Vaccines are essential to the continuation of humanity. They offer protection against the world’s most deadly and devastating diseases: over 17.1 million lives have been saved within the last 18 years because of the measles vaccination, and the hospitalizations of children related to vaccine-preventable illnesses have significantly decreased as well.
Since vaccines are exceedingly fragile, they require constant care and attention — especially where their temperature is concerned: even the slightest time spent outside of their ideal temperature ranges (which depends on the type of vaccine) could result in its breakdown, rendering it ineffective. Understanding how vaccines get from their manufacturers to the hospitals, doctor’s offices, and pharmacies where they’re needed and used relies entirely on the success of the cold chain, a temperature-controlled supply chain that utilizes vaccine refrigerator- and vaccine freezer-equipped transportation.
Know Your Vaccines
Every vaccine has an ideal temperature; refrigerated vaccines need to be within 35 and 45 degrees Fahrenheit, while frozen vaccines need to be between -58 and 5 degrees Fahrenheit. As a result, vaccine storage refrigerators and scientific freezers are necessary for their care and the maintenance of that consistent temperature.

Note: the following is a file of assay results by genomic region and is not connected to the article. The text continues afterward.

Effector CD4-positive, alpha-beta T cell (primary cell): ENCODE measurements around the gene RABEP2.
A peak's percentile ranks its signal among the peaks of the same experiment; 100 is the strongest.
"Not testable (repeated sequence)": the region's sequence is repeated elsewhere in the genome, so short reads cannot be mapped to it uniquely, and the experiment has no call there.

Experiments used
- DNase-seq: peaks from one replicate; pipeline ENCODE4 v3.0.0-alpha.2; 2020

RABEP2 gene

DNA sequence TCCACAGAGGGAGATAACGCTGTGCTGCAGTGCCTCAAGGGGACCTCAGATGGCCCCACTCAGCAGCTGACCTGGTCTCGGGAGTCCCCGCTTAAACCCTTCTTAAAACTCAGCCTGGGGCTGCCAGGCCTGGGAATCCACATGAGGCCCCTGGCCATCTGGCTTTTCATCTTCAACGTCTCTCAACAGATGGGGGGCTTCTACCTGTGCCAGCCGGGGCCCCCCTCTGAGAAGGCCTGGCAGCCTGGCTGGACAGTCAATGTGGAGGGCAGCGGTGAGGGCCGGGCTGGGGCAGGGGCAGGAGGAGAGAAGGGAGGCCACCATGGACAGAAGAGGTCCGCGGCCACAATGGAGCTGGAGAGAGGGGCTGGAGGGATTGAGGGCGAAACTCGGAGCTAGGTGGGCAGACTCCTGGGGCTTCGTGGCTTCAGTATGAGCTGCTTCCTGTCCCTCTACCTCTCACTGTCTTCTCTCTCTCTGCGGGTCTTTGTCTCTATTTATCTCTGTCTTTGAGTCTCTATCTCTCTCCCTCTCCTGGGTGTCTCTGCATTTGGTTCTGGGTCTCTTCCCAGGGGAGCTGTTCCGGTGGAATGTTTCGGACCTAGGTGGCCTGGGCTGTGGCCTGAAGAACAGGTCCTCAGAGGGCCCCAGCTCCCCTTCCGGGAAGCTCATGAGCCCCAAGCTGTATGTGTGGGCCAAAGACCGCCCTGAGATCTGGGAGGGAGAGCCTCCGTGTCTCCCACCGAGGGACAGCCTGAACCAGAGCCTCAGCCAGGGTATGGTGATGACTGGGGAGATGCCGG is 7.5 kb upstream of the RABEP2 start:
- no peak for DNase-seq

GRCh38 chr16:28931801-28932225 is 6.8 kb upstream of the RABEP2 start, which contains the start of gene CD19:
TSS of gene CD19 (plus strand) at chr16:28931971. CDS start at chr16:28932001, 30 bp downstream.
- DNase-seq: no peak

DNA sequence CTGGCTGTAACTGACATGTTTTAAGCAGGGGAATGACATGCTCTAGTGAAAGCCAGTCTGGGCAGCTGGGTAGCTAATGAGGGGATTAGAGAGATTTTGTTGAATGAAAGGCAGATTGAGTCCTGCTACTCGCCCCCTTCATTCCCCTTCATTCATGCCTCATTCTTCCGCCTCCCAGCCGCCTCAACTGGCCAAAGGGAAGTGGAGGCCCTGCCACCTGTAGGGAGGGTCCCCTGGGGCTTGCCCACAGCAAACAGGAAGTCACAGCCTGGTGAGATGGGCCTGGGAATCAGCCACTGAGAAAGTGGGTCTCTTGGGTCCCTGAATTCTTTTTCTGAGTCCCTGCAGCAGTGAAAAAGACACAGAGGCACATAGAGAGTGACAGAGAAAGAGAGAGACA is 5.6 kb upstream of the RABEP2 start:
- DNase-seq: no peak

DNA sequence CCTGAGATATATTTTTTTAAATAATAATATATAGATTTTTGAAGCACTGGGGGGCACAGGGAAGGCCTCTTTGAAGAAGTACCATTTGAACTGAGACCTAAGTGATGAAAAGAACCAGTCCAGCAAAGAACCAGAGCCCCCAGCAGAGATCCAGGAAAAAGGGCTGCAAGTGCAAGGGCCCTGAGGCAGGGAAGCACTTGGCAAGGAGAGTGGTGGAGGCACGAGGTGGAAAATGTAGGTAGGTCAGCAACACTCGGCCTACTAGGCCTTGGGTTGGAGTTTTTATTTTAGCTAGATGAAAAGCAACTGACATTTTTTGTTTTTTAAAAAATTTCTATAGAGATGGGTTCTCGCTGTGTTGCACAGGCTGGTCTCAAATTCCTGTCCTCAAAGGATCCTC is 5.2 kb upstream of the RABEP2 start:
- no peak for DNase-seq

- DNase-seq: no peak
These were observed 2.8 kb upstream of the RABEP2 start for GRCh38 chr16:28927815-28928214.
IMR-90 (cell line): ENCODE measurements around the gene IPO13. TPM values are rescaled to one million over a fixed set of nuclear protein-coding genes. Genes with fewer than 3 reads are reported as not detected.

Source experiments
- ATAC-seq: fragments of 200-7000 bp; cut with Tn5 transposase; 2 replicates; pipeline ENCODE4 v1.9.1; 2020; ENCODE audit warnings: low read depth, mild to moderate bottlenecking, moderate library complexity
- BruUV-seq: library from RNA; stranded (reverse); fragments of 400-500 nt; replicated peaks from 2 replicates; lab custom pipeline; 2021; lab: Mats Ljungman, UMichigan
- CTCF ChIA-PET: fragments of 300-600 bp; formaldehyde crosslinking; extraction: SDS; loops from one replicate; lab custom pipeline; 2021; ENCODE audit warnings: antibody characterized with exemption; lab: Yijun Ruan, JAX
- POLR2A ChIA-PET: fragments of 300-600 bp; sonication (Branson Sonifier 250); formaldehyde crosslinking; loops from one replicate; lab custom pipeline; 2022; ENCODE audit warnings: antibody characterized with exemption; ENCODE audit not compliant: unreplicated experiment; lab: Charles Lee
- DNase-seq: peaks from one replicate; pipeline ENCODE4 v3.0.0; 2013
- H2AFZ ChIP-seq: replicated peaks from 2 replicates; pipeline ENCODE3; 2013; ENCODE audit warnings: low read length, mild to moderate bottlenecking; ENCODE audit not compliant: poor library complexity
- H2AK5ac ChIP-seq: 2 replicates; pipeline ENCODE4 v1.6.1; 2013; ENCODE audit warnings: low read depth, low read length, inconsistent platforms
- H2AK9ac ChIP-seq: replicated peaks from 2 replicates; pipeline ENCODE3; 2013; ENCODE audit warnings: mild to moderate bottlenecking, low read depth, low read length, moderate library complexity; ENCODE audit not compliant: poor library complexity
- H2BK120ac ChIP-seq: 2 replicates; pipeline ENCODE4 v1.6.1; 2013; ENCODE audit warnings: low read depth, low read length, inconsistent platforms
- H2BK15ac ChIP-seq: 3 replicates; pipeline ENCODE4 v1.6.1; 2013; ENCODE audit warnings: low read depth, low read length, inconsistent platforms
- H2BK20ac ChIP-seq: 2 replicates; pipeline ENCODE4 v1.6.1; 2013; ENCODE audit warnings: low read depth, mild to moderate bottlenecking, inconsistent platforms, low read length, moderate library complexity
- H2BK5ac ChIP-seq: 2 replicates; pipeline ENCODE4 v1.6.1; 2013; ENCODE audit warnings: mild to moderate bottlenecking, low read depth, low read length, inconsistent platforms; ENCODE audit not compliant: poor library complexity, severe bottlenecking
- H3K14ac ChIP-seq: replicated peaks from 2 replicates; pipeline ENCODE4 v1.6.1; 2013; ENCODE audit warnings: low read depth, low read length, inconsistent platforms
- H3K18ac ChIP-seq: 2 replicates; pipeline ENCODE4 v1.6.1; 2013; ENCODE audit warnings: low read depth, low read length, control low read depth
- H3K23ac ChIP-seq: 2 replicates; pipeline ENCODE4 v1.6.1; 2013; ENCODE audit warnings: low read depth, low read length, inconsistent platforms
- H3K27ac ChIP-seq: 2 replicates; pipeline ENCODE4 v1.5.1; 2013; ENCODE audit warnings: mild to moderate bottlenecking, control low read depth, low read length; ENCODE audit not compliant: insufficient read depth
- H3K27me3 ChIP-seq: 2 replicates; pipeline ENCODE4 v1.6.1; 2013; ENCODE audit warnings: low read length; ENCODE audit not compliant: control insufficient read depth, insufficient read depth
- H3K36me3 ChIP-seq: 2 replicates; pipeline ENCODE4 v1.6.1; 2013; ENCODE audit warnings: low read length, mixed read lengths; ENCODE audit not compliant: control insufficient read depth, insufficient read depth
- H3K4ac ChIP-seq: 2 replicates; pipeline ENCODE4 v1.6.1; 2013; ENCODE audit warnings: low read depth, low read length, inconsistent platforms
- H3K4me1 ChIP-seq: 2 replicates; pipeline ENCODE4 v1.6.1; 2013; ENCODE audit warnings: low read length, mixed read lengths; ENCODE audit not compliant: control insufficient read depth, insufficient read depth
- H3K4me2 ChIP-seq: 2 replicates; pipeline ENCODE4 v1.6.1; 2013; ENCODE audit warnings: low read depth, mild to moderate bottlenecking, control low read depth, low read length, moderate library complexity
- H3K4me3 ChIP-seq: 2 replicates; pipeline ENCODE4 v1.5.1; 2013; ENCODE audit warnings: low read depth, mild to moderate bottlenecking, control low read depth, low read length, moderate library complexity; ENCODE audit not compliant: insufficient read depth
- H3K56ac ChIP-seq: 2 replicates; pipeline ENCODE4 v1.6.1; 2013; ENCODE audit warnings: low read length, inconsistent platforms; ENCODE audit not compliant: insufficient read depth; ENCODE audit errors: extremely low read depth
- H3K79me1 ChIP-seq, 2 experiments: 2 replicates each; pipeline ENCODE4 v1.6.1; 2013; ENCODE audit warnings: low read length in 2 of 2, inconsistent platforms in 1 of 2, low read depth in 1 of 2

Know Your Facility
Equally as important to the individual vaccines is understanding where your facility falls on the cold chain. Health offices and facilities fall in the peripheral level, meaning they possess relatively simple containers (like undercounter medical refrigerators or pharmaceutical freezers). The primary level occurs on a national scale, utilizing refrigerated trucks and entire freezer or refrigerated rooms for vaccine storage and transportation.
Keep It Cold
As a laboratory or health center that holds or administers vaccines, you must follow the proper guidelines for the maintenance of those specific temperatures; this means you check the medical grade freezer or undercounter medical refrigerator temperature every morning and evening, and monitor the number of times the doors are opened (as prolonged exposure can increase the temperature inside and cause damage to the vaccines). Installing a temperature measuring device (TMD), you can ensure that the maximum highs and lows of the day are still within safe ranges and guarantee that your patients are receiving potent inoculations. With such a delicate yet vital medicine, there is no such thing as too much preparation.